Can Malaysia’s leaders emulate Myanmar’s political reform?

— Koon Yew Yin
The Malaysian Insider
Mar 02, 2012

MARCH 2 — One of the leading papers in the region, The Nation, recently conducted an interview with Myanmar President Thein Sein’s chief political adviser, Ko Ko Hlaing. In that exclusive interview, Ko Ko Hlaing told the Bangkok paper that Myanmar’s political reform is “irreversible” because of the president’s strong will.

He stressed that the specific constitutional provision towards democracy, the Myanmar people’s taste of newfound freedom, and the need for the country to follow the international trend ensured that the reforms would have to proceed.

In the interview, he also gave an insider’s glimpse into the thinking and philosophy of the former strongman who ran of Myanmar for close to 20 years. According to him, Senior General Than Shwe, following his resignation as head of state in 2011, was not running the country from behind the scenes as commonly alleged and would not be making a comeback.

“As a Buddhist, you can understand the mentality of an elderly Buddhist. You should understand also the mind of an old soldier — which is always the desire to accomplish his mission. After the mission is accomplished, he can take a rest.

“[Than Shwe] had undertaken the responsibilities of the state for a long time, and there were many hardships, pressures and difficulties… He also laid down the conditions of democratic reform — the seven-step roadmap. He is now enjoying his retirement with his grandchildren.”

What was also striking to me was the way that Ko Ko Hlaing responded to the question of whether the military strongman was afraid to be taken to trial by a civilian government.

Ko Ko Hlaing said: “This is a Buddhist country. Forgiveness is our principle. Also, Aung San Suu Kyi and the other opposition leaders, young and old, have talked about forgiving and forgetting the past, and trying to do the best for the nation.”

It may be necessary for me to explain why I am focusing on the subject of Myanmar’s political reform road map. In a few weeks, on April 1, my own road map for Malaysia contained in my book “Malaysia: Road Map for Achieving Vision 2020” will be launched in Ipoh. The book details can be viewed at the publisher’s website shortly.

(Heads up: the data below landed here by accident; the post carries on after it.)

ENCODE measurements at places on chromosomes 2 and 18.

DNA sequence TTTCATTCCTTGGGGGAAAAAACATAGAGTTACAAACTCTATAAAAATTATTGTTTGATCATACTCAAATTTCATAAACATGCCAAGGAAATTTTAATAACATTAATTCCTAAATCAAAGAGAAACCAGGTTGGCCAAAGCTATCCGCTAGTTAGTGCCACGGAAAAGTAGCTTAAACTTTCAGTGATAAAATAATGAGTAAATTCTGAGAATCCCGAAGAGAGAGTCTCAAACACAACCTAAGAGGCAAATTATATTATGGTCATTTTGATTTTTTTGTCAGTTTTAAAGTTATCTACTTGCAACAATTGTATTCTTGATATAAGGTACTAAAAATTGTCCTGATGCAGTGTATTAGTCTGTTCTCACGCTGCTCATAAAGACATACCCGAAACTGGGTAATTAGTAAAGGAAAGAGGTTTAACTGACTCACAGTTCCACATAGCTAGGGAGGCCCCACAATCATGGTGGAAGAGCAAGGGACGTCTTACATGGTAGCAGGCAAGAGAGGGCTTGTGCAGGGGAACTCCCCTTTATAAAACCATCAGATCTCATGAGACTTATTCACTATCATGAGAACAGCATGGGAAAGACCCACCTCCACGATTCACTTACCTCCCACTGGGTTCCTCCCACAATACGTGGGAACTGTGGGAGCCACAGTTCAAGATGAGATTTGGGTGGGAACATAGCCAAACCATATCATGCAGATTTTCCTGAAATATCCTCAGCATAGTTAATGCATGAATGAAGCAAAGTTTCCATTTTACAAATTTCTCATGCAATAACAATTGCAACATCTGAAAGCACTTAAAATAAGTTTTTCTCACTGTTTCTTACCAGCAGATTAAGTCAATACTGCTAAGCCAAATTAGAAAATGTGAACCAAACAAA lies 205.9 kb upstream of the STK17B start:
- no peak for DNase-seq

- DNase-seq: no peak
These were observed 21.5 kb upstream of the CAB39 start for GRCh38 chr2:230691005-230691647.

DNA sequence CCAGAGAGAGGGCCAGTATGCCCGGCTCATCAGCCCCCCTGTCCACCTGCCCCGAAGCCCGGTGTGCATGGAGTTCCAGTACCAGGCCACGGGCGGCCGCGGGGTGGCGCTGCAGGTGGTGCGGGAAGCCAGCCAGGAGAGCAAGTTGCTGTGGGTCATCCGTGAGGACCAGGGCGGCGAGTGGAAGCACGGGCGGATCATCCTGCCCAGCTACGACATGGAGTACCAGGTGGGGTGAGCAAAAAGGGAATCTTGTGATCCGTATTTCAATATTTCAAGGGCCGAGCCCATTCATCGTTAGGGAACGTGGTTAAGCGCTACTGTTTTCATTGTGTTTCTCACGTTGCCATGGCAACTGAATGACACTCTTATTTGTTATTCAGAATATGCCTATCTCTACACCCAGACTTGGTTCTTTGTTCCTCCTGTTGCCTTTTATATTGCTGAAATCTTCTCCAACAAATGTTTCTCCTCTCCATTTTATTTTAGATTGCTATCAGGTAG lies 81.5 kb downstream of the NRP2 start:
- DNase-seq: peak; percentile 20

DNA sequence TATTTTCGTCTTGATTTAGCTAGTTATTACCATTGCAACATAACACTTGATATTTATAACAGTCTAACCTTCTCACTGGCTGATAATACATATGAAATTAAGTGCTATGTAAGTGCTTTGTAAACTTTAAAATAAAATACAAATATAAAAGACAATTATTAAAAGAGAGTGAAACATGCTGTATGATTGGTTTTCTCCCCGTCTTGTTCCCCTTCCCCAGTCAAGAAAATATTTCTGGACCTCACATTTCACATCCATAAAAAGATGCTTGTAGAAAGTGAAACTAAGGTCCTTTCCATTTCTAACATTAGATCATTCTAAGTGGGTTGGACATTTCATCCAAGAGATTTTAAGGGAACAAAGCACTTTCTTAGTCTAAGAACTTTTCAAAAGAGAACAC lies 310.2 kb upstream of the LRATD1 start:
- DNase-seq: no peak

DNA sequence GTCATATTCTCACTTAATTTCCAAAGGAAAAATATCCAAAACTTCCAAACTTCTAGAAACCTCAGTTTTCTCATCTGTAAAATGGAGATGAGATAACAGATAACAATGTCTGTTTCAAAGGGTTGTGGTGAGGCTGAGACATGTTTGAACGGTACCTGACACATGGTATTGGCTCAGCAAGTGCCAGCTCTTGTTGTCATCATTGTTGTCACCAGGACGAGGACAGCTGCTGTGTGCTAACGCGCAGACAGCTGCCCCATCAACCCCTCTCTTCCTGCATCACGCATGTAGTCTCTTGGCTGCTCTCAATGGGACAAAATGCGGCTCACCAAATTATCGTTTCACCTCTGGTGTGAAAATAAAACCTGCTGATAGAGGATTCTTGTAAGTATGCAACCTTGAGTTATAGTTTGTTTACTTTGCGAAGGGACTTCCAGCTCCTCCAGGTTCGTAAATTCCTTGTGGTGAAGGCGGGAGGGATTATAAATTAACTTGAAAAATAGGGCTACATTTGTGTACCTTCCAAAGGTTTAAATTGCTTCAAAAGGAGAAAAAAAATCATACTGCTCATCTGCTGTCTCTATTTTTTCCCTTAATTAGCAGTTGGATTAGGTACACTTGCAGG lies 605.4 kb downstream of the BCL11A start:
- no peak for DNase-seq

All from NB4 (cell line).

At the time that I wrote my book I did not refer to it as the Myanmar reform process was still evolving. I also did not understand the situation in Myanmar as I was an outsider with little contact with its system of government.

During the last few months, that situation has changed dramatically for me. Arising from several visits to the country and my involvement in a development-cum-philanthropic undertaking I am pursuing there, I have been in personal contact with some of Myanmar’s top leaders and have been impressed by the remarkable progress of their political reform process compared with Malaysia’s.

Now that I also have the benefit of this remarkable interview to draw upon in addition to my own personal experience in interacting with Myanmar’s leaders, I would encourage all Malaysians, especially our political leaders, including Dr Mahathir Mohamad, Prime Minister Najib Razak and the opposition leaders to read carefully the interview and distil from it the lessons that are necessary for our own political reform process to have any chance of success.

To sum up, some of the lessons from Myanmar for us to follow are:

● Reform must come from both a top-down as well as a bottom-up process.